11.0 TRANSFUSION REACTIONS/COMPLICATIONS
The following is a rapid reference guide to transfusion reactions and complications, with the appropriate steps to take to investigate and treat.
ACUTE HAEMOLYTIC TRANSFUSION REACTION
Acute intravascular haemolytic transfusion reactions are the most serious and potentially life-threatening complication of transfusion. These are due to transfusion of incompatible blood product with subsequent break-down of the red cells by antibody. ABO incompatibility is by far the most severe. The most common reason for this type of reaction is clerical error in identifying the patient (either at the time the crossmatch sample is taken or in hanging the unit of blood). For this reason extremely strict guidelines are enforced for the samples and identification of the patient.
ABO incompatibility causes massive immediate intravascular haemolysis with urticaria, lumbar pain, flushing, headache, chest pain, dyspnoea, vomiting, rigors, fever, hypotension and shock. The haemolysis causes jaundice, haemoglobinuria and DIC, followed by renal failure and often death. The reaction occurs early into the transfusion, and only requires a small volume to have been transfused.
Frequency: 1 in 12,000 to 1 in 77,000 units.
· Stop transfusion immediately if any of the above symptoms occur.
· Call medical staff immediately
· Resuscitative measures may be required to maintain BP and renal perfusion
· IV fluid (saline, plasma, colloid)
· Hydrocortisone 100mg iv and antihistamine (eg Phenergan 12.5 - 25mg)
· If shock: IV adrenaline
· Treat renal failure as with any other cause. Dialysis may be needed.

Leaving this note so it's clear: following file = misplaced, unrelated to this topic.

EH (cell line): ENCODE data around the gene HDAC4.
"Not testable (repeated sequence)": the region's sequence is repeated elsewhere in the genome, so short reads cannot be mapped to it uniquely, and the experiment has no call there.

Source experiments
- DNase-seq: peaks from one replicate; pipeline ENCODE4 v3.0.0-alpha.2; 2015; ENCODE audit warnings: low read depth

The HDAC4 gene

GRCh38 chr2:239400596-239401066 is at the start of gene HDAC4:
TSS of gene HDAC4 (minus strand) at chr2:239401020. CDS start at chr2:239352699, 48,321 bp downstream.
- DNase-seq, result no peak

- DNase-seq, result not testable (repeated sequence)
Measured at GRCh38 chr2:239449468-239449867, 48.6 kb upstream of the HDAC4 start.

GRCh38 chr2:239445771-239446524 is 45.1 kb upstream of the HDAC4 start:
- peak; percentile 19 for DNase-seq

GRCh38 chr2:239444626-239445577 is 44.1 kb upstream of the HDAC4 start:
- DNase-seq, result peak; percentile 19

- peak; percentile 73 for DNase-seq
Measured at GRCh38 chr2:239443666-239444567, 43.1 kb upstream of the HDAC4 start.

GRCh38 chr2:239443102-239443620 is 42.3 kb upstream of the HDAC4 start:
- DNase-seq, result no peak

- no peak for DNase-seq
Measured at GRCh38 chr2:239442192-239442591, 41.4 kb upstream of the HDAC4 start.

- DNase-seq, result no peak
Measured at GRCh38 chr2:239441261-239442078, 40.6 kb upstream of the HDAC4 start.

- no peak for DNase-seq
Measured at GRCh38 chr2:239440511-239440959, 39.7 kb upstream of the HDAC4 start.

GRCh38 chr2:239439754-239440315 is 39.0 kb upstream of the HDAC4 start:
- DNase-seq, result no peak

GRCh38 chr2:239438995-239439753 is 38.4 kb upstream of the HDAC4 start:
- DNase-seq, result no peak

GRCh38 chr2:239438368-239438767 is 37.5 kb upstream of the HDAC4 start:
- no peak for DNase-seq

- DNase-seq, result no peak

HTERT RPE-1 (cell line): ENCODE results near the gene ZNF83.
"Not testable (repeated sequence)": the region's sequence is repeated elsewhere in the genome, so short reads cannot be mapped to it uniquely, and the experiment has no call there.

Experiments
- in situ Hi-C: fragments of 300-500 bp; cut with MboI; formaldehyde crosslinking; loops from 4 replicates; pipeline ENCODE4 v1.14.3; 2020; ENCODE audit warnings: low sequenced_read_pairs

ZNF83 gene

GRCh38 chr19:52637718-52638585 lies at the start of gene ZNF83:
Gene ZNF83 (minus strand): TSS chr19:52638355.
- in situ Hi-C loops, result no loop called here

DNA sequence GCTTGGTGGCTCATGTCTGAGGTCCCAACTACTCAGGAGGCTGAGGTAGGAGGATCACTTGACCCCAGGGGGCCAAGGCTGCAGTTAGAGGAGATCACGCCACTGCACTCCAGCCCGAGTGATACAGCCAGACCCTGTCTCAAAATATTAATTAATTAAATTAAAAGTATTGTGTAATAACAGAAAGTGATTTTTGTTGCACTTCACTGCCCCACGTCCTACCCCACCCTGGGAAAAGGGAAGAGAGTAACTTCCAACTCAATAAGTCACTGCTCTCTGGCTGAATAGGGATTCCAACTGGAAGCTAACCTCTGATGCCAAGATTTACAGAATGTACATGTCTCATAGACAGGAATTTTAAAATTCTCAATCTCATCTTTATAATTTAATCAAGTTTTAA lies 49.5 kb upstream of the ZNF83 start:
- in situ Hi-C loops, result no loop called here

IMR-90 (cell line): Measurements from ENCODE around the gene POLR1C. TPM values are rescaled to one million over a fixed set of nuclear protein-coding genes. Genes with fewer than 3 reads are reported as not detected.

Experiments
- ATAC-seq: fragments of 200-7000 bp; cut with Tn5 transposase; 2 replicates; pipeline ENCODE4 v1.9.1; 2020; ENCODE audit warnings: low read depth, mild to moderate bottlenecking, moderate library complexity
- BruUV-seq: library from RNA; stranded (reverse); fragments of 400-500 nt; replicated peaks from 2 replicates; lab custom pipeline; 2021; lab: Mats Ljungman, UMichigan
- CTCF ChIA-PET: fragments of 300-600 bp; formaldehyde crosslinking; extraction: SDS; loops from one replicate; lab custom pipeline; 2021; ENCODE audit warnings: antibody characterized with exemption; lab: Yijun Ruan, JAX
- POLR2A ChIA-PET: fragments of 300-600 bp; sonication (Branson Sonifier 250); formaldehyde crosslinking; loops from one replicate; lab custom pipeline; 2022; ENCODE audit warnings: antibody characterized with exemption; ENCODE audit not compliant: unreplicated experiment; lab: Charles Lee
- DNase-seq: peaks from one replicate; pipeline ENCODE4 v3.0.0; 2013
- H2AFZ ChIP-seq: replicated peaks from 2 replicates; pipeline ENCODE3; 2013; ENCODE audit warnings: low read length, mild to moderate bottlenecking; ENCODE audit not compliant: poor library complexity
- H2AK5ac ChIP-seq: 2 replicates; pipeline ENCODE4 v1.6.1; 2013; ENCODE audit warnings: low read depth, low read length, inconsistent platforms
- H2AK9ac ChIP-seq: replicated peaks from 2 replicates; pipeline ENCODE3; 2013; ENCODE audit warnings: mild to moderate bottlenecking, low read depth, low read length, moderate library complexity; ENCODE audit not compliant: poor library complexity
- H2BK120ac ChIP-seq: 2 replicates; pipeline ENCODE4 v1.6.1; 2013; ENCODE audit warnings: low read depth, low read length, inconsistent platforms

· Complete a Transfusion Reaction form and send to blood bank with:
· Return all the unit(s) of blood for regrouping and further testing
· Take samples from the patient:
· 10ml EDTA: for repeat blood group, crossmatch, Direct Coombs Test and plasma Hb
· 5ml Lithium heparin: haptoglobin, bilirubin, LDH
· 10ml citrate: coagulation profile & D-dimer
· First urine sample voided: for urinary Hb
FEBRILE TRANSFUSION REACTIONS
This is the most common reaction to occur during blood transfusion (up to 1% of transfusions). It has many causes. Co-incidental fever unrelated to blood transfusion may occur, due to sepsis, inflammation, etc. The most common transfusion related cause is white cell associated fever*, which is generally mild (<38.5°C) and settles with cessation of that unit of blood, or slowing the transfusion. Once the fever has settled (with paracetamol) transfusion of a new unit can occur. A transfusion reaction form and investigation should not routinely be carried out for simple fever that settles promptly.
Consider transfusing leucocyte depleted (filtered) blood in future.
* Usually due to alloimmunisation to HLA antigens or cytokine accumulation in storage.
OTHER TRANSFUSION REACTIONS / COMPLICATIONS